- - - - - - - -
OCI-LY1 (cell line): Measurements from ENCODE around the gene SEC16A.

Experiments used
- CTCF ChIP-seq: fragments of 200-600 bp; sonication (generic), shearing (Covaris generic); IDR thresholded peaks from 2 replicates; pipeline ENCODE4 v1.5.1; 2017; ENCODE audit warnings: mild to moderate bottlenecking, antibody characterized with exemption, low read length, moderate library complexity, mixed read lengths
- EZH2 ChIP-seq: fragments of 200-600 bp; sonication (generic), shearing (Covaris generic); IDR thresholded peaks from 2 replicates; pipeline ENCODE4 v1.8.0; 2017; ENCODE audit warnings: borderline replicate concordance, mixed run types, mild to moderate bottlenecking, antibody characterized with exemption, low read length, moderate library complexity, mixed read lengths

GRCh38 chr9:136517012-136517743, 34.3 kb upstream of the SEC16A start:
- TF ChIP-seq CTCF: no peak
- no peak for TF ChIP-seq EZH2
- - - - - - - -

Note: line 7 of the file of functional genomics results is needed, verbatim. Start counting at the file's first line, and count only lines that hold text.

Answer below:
- no peak for TF ChIP-seq EZH2